Today is exactly three months since I leave work on time and am not carrying a laptop under my armpit.
I sleep for seven hours, start the morning with one and not three cups of coffee and spend at least half an hour to have lunch away from my office desk. I renewed my gym membership, remembered the books I haven’t read for a while and stopped feeling guilty about watching TV shows on Netflix. And sometimes I even take a day off!
In the past, I used to talk in an uplifting tone about the time spent working after office hours, on weekends and on holidays: “See how much work I’m doing and what a great employee I am!” And not even to boast – it simply always seemed that the best employees are the ones that work the most and the hardest, are the first to come to the office and the last ones to leave, and on the weekends the security guard at the door addresses them by their name.
While it may seem that the longer you work, the more you manage to do, in reality, it is not true. Studies show that employee productivity drops after a 50 hour-work-week and falls off a cliff after exceeding 55 hours. Besides, long working hours are associated with numerous negative factors: burnout, stress and a variety of health problems.
The loss of health cannot be redeemed with the reached career heights – exhausted employees make more mistakes, have difficulties communicating with colleagues or customers, they lose the ability to make decisions, understand other people and manage their emotions.
So what should be done that the cravings to work more would not get in the way of working well? The first step to getting rid of any addiction is to admit that you have a problem. If you are surrounded by a culture that requires you to work faster and more efficiently (or take the third alternative – work more), it is very easy to ignore workaholism and take it for granted. However, in order to be healthy and feel satisfied with your work, you firstly need to stop and evaluate, whether you are spending too much of your time on it.
Identify, which tasks are most time-consuming. Categorize your work not only by the deadlines but also by their importance and duration. Also, identify the distractions that divert you from the tasks that require concentration. Perhaps it is enough to check your email during certain hours and it is not necessary to respond in real-time to every email you receive? Maybe an important issue can be discussed over the phone instead of going to a meeting? Delegate tasks when possible, avoid micromanagement and postpone assignments that are not very important.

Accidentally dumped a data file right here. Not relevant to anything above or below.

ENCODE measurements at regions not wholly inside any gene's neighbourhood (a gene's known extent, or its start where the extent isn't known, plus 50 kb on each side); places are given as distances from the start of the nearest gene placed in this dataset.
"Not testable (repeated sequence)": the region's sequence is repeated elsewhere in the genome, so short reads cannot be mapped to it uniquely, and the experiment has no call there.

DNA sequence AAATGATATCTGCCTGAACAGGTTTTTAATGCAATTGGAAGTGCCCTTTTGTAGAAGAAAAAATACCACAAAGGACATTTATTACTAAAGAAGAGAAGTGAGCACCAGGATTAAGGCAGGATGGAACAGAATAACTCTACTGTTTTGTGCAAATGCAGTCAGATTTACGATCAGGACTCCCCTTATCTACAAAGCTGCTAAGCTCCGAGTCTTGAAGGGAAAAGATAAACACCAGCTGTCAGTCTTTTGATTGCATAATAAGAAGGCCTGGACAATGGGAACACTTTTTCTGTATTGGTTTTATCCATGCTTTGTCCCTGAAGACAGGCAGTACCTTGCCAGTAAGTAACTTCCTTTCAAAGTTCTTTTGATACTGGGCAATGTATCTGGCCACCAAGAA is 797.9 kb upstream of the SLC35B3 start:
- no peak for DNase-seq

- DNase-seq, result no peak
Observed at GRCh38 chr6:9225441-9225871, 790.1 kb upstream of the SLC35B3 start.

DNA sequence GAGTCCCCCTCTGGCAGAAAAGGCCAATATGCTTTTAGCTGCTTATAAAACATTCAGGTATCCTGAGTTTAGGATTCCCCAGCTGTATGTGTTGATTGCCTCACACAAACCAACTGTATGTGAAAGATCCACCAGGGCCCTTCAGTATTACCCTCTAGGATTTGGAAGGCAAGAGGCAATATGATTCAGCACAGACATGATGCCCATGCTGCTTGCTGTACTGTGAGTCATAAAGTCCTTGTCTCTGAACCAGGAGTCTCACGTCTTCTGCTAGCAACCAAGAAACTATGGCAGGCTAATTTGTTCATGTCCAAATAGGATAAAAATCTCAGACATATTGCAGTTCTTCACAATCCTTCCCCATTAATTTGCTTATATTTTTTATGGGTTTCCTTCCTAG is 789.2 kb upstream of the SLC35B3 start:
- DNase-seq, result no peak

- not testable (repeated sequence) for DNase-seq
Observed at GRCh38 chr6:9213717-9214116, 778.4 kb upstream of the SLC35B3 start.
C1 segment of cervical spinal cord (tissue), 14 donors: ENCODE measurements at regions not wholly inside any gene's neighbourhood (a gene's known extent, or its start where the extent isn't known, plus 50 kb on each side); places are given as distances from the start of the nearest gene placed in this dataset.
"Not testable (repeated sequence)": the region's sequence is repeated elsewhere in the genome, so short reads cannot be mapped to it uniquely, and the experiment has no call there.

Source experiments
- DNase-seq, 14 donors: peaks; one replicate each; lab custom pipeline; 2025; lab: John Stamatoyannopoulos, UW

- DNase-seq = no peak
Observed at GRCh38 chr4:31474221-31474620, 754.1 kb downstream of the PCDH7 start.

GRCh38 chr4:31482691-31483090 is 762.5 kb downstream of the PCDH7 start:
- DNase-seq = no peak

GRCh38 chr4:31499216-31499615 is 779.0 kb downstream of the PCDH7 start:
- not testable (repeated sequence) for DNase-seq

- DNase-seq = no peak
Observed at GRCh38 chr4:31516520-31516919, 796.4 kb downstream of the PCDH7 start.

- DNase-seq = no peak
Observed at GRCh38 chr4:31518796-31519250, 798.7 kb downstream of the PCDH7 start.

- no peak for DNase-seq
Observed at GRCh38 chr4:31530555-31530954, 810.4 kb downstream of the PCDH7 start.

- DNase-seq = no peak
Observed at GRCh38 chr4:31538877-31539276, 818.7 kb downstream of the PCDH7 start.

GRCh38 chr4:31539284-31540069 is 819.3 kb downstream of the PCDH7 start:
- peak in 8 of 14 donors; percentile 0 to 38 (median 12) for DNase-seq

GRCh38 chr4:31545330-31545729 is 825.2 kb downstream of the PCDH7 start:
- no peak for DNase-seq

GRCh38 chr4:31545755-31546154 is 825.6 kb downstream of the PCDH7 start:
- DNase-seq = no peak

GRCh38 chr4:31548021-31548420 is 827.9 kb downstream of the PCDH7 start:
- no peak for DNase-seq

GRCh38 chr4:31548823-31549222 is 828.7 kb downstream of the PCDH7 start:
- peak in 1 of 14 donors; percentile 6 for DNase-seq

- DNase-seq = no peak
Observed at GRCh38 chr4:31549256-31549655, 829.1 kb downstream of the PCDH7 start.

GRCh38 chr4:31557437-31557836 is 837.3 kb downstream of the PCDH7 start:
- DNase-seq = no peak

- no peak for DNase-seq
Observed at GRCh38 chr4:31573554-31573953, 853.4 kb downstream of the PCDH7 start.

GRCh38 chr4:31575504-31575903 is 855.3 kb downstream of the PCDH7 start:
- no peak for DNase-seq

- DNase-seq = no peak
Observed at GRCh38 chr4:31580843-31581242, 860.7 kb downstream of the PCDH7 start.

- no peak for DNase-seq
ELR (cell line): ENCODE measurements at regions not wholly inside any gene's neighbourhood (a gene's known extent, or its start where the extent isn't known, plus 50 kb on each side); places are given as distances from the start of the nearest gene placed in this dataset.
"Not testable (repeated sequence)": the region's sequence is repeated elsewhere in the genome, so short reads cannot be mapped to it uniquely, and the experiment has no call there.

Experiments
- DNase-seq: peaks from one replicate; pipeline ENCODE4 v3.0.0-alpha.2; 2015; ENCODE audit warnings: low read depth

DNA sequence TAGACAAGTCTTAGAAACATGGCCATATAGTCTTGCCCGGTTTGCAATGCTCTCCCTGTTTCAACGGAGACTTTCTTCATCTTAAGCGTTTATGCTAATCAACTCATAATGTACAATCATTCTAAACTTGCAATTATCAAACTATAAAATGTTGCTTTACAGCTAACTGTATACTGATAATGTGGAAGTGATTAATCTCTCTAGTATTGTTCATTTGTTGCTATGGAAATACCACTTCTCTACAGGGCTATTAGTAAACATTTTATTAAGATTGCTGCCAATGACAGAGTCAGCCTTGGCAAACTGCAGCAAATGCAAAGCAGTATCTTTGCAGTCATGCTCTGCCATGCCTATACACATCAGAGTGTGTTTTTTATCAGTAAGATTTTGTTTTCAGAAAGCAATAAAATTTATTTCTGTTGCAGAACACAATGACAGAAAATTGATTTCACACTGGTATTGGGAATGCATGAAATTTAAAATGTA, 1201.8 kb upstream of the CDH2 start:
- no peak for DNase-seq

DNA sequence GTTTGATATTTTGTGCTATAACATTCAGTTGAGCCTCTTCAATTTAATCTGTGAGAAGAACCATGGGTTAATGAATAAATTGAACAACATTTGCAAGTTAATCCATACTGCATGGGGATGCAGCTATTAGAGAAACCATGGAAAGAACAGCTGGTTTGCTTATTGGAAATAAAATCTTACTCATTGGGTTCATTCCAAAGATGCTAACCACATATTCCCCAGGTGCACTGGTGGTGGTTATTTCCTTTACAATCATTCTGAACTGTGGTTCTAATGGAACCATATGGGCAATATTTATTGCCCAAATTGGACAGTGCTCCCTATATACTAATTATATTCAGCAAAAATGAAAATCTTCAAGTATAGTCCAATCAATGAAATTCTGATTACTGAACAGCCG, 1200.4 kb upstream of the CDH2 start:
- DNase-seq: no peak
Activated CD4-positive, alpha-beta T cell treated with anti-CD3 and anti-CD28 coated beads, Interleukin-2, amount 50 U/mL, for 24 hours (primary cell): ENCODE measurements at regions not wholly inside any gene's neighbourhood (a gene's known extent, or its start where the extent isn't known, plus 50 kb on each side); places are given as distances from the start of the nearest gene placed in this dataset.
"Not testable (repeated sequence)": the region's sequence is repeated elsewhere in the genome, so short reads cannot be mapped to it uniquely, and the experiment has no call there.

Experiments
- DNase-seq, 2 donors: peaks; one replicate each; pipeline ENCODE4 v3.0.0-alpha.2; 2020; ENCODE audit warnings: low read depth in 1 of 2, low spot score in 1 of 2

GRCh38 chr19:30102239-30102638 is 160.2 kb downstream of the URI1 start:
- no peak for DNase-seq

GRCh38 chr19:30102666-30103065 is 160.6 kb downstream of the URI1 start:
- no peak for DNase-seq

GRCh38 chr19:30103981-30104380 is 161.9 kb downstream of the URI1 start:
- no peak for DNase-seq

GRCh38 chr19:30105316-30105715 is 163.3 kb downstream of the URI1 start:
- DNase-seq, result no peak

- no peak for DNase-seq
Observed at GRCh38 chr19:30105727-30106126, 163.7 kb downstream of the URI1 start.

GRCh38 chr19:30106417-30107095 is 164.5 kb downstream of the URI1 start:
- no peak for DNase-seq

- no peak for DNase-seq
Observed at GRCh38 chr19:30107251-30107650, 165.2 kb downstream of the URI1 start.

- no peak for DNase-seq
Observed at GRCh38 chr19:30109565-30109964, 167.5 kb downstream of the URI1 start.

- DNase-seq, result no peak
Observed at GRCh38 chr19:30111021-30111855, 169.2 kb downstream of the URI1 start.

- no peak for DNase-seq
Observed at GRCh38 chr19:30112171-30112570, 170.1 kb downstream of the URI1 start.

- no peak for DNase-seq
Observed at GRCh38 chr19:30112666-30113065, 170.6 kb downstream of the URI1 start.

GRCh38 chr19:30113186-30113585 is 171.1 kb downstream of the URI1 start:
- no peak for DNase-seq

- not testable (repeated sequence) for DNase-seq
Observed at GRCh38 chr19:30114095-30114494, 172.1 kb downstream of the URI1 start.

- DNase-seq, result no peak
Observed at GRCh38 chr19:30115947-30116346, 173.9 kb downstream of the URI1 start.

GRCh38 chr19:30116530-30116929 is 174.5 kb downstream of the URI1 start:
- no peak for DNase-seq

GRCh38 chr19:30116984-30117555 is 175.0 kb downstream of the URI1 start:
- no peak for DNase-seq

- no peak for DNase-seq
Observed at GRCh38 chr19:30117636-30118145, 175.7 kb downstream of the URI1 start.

Set limits. Have a separate phone for work and personal business (and do not forget to delete your email from it!), do not bring home your work laptop and turn off Slack notifications at a certain hour.
Plan what to do after work. If you have specific plans after you finish work, you will think twice before sacrificing them. Sign up for pottery class, arrange a dinner with friends, buy theatre tickets or plan a workout at the gym. Not only will this force you to leave the office on time but it will allow finishing your tasks faster and more efficiently.
Good habits start with good examples. If company executives work 60 hours a week, other employees are likely to feel pressured to work as much, or sometimes even more. Healthy work culture is also not enhanced by emails sent after office hours (even if they say that there is no need to reply now), work-related messages on leisure social networks, requests to help on holidays (just one quick question) and a rule to show up at work even if you are dying (with 39 °C fever and a box of Coldrex).
And if it seems that you have tried it all but at night the office lights are turned on by THE SAME one stubborn employee, invite him or her for a chat. Perhaps the reasons for working long hours can be resolved by reducing workload, allowing to go on holidays (rested people work more efficiently!) or simply noticing that managers do not expect their employees to work around the clock.